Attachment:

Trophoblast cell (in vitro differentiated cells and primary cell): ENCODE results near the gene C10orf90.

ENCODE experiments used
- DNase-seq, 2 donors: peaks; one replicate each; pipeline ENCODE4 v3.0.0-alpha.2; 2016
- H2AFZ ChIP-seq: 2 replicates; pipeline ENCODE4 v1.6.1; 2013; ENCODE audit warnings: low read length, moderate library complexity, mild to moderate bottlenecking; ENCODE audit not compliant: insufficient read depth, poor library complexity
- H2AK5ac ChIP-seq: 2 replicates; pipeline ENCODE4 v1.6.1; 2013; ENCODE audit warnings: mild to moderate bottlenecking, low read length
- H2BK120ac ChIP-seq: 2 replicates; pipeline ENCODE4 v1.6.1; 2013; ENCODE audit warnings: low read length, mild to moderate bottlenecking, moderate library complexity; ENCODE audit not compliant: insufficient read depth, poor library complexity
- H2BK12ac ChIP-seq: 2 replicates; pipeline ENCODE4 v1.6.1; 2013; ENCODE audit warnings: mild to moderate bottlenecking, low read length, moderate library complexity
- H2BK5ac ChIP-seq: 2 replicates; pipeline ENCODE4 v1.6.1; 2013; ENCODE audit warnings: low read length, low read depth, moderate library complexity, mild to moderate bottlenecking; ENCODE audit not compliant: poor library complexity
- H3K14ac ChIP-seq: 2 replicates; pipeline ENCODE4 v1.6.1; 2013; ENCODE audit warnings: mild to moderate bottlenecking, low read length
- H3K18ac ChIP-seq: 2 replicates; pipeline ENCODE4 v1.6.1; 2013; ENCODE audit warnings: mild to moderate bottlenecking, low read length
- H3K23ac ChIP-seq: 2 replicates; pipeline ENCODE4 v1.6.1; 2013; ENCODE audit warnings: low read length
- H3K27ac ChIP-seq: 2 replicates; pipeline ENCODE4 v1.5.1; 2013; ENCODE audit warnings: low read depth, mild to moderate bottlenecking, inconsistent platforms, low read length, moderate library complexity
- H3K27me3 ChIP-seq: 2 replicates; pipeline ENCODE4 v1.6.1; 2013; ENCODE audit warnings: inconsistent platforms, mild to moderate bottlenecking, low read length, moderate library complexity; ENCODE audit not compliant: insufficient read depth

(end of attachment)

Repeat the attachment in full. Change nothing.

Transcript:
Trophoblast cell (in vitro differentiated cells and primary cell): ENCODE results near the gene C10orf90.

ENCODE experiments used
- DNase-seq, 2 donors: peaks; one replicate each; pipeline ENCODE4 v3.0.0-alpha.2; 2016
- H2AFZ ChIP-seq: 2 replicates; pipeline ENCODE4 v1.6.1; 2013; ENCODE audit warnings: low read length, moderate library complexity, mild to moderate bottlenecking; ENCODE audit not compliant: insufficient read depth, poor library complexity
- H2AK5ac ChIP-seq: 2 replicates; pipeline ENCODE4 v1.6.1; 2013; ENCODE audit warnings: mild to moderate bottlenecking, low read length
- H2BK120ac ChIP-seq: 2 replicates; pipeline ENCODE4 v1.6.1; 2013; ENCODE audit warnings: low read length, mild to moderate bottlenecking, moderate library complexity; ENCODE audit not compliant: insufficient read depth, poor library complexity
- H2BK12ac ChIP-seq: 2 replicates; pipeline ENCODE4 v1.6.1; 2013; ENCODE audit warnings: mild to moderate bottlenecking, low read length, moderate library complexity
- H2BK5ac ChIP-seq: 2 replicates; pipeline ENCODE4 v1.6.1; 2013; ENCODE audit warnings: low read length, low read depth, moderate library complexity, mild to moderate bottlenecking; ENCODE audit not compliant: poor library complexity
- H3K14ac ChIP-seq: 2 replicates; pipeline ENCODE4 v1.6.1; 2013; ENCODE audit warnings: mild to moderate bottlenecking, low read length
- H3K18ac ChIP-seq: 2 replicates; pipeline ENCODE4 v1.6.1; 2013; ENCODE audit warnings: mild to moderate bottlenecking, low read length
- H3K23ac ChIP-seq: 2 replicates; pipeline ENCODE4 v1.6.1; 2013; ENCODE audit warnings: low read length
- H3K27ac ChIP-seq: 2 replicates; pipeline ENCODE4 v1.5.1; 2013; ENCODE audit warnings: low read depth, mild to moderate bottlenecking, inconsistent platforms, low read length, moderate library complexity
- H3K27me3 ChIP-seq: 2 replicates; pipeline ENCODE4 v1.6.1; 2013; ENCODE audit warnings: inconsistent platforms, mild to moderate bottlenecking, low read length, moderate library complexity; ENCODE audit not compliant: insufficient read depth